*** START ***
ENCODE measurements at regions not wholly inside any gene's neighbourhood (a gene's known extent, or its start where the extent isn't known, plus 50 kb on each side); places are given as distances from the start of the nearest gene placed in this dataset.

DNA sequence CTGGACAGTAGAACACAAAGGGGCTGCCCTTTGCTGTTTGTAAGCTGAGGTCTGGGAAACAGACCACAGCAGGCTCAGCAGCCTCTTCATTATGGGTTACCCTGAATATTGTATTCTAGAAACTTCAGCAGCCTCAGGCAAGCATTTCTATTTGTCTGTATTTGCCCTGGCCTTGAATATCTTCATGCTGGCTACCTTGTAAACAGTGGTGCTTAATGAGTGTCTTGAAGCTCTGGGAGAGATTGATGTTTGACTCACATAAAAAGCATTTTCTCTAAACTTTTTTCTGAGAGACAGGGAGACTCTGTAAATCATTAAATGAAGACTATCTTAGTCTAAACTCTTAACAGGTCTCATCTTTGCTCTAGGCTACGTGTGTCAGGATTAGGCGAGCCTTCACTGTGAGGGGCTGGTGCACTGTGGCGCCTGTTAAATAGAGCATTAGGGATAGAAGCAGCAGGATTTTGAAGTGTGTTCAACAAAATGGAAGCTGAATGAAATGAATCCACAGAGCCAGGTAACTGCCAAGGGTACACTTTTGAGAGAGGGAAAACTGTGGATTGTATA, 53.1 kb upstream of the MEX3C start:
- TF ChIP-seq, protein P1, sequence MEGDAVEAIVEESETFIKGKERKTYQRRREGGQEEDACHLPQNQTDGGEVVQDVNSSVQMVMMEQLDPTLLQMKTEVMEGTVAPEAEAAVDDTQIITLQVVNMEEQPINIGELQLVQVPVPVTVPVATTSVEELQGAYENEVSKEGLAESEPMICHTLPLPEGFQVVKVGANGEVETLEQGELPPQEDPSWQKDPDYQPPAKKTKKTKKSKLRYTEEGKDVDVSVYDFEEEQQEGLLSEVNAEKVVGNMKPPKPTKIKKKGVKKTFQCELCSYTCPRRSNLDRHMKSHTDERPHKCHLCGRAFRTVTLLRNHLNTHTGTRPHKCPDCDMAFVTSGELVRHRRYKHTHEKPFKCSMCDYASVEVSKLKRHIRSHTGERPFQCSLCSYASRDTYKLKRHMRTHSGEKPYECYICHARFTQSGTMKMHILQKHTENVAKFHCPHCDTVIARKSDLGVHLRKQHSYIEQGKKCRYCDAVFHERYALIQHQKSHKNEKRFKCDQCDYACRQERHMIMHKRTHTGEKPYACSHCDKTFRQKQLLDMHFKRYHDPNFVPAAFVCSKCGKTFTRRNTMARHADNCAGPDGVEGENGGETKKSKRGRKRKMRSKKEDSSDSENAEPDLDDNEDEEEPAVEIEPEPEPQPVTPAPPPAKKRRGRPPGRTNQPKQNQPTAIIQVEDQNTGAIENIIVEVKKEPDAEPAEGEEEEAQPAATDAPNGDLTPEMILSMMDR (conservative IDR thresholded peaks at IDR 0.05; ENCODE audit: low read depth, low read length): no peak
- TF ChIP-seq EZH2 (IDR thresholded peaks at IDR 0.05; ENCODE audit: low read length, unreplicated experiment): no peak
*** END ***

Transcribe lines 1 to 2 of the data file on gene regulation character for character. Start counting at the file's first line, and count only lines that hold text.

ENCODE measurements at regions not wholly inside any gene's neighbourhood (a gene's known extent, or its start where the extent isn't known, plus 50 kb on each side); places are given as distances from the start of the nearest gene placed in this dataset.

DNA sequence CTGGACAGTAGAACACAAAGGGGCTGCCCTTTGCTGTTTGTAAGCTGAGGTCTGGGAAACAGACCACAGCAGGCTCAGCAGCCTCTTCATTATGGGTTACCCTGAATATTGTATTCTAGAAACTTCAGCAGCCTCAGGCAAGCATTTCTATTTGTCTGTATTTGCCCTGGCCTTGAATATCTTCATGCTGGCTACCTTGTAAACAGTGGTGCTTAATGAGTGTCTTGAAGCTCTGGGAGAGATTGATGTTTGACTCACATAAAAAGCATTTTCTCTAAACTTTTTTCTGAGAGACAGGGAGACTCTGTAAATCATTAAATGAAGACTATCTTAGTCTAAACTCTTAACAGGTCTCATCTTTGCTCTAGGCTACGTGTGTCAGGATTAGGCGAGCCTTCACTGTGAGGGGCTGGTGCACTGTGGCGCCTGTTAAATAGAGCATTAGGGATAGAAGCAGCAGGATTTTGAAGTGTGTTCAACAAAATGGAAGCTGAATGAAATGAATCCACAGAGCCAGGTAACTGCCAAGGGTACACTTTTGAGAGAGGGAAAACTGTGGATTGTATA, 53.1 kb upstream of the MEX3C start: